[image: Landscape by Giorgio Morandi]
While much of the world entertained itself with modernization through the horrors of war and the wonders of innovation, the early 20th century Italian painter Giorgio Morandi mastered the act of observation. His interest was the unnamable relationships found in simple form-based still life and landscape. He never left Italy, rarely even stepped foot from Bolonga, yet he was enthralled by Cezanne and Rembrandt. Similarly, rather than pilgrimage into the landscape he often used a telescope to bring the landscape to him. In this way his landscapes could be viewed as his still lifes; built and arranged.
Visually, the flattening produced by zooming in with a telescope emphasizes what our perception does naturally. We identify a distant intrigue, isolating it from its context and rephrase the scene in our head as though it were near. We project upon that which is out of reach. This intimacy has its own particular look and feel. The middle-distance is a place that is not so far as to be background and not so near as to be foreground. In its ambiguity this relative distance gives the luxury of observation without implication—the standpoint of the voyeur.
During a peculiar painting expedition in Southeast Asia (the reason for and particulars of I shall not get into for brevity) I found myself in the apartment of an expat journalist whom I’d met earlier that day. With rather reckless and casual generosity, this person suggested the use of her eleventh floor apartment for my painting purposes. The situation offered a spectacular vantage point from the center of the steamy city and I felt impelled to make use of this kindness.
The view was excessively foreign to my eyes with golden pagodas and palm trees looming over bustling and colorful bazaars. Myriad vents and windows across the cityscape were open to accommodate the brutal heat. I began painting the entirety of the view from my own open window but gradually took note of the scenes within the scene. Many of these were ensconced within the neighboring windows.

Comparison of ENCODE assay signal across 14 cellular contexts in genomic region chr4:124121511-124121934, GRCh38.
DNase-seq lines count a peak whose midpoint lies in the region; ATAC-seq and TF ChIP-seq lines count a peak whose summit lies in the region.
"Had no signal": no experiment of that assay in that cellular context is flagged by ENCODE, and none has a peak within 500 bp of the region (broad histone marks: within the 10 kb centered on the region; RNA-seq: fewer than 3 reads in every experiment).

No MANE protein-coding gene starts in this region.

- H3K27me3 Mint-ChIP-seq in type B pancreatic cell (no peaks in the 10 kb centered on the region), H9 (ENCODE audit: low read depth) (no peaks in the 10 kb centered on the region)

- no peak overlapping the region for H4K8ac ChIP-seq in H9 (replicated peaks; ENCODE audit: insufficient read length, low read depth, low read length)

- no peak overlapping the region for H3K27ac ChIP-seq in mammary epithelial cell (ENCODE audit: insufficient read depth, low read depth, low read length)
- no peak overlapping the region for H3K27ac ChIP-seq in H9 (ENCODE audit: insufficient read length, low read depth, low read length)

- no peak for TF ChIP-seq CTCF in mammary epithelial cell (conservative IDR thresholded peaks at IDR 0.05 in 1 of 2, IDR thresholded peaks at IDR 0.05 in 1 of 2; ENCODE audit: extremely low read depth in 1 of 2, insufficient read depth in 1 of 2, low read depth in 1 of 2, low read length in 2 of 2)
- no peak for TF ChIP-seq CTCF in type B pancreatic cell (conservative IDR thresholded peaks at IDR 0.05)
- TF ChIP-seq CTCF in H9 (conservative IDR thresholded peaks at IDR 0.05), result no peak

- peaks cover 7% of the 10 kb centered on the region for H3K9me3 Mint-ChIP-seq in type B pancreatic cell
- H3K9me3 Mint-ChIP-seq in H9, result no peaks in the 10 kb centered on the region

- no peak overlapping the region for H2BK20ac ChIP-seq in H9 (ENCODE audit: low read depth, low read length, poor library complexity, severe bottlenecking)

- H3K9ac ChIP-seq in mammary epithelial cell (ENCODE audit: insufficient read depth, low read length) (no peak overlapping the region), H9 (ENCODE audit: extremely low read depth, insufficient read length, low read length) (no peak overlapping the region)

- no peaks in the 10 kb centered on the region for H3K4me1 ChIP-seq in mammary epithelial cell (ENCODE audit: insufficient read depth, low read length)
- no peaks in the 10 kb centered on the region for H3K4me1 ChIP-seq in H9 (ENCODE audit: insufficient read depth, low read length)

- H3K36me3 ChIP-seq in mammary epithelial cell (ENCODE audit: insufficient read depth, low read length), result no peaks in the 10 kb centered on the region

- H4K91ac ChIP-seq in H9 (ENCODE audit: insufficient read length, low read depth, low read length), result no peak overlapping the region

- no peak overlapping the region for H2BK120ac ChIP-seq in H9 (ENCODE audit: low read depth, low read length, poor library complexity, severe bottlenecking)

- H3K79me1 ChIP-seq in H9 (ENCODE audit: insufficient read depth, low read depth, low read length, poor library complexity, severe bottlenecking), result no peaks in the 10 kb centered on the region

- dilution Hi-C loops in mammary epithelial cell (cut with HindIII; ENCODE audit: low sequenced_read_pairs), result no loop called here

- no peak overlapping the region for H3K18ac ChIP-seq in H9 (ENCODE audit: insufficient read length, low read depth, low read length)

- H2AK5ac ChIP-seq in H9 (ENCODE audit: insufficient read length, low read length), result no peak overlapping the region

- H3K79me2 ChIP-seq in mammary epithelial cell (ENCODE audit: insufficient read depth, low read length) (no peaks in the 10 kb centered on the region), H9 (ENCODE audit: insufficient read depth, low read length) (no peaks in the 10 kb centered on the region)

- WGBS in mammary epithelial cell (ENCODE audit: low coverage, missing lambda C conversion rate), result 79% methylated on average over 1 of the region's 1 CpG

An artist in observation-mode will invariably look through eyes that intrude on boundaries. When seeing slips over to gazing or staring as the artist reads a scene, codes of property, privacy and appropriateness are voided. It might be said that the artist too, is voided momentarily—as if their body were merely an outpost for the eye.
The source of greatest intrigue for me was a wide-open living room that transitioned seamlessly into the turquoise balcony overhanging the market. My prying eye turned the room into image, my hand turned the image into painting, and then the occupants turned the painted blobs into story as they animated. A mother brought children into the room where an older woman, most likely a grandmother, hugged them and sat them down in a throne-like chair. While the mother busied herself in the background making a meal, the grandmother arranged a veritable mountain of plush toys around the seated children. When the pile was to her liking she retreated to the other side of the room and began taking their photograph.
As stories go, it was nothing extraordinary to witness, but simply the power of seeing it from afar amazed me. It was remarkably measurable—visually and dramatically within the distant rectangle. I shared the viewpoint of the Indian Ragas and Japanese woodcuts that peer down godlike into the lives of humans scuttling about unaware of how wonderful they appear.
Visually from this vantage point the world flattens and a matrix of things can be seen in a single swath. I imagine our nomadic ancestors scanning and reading a scene before them to strategize. They were looking ahead to determine whether there was opportunity or danger, perhaps a favorable looking watering hole or a suspicious looking pack of wolves. Reading the scene at a distance is in a way, looking into the future and the past. Whatever is spotted may have been the place we came from or the place to which we are headed, to which the now has receded or from which the future will come.
I became self-conscious of how I must have looked in my own rectangle if someone were to crane their head my way; a foreigner both knit into my scene and very much out of place. The magic of the middle distance impressed upon me in this existential moment as did the quote (of varied attribution), “wherever you go, there you are.”
Sometimes in order to get a better sense of our own situation we need to imagine it from afar. This can be done by paying keen attention to what we can see in the middle distance from our own point of view and experiencing an intimacy with it.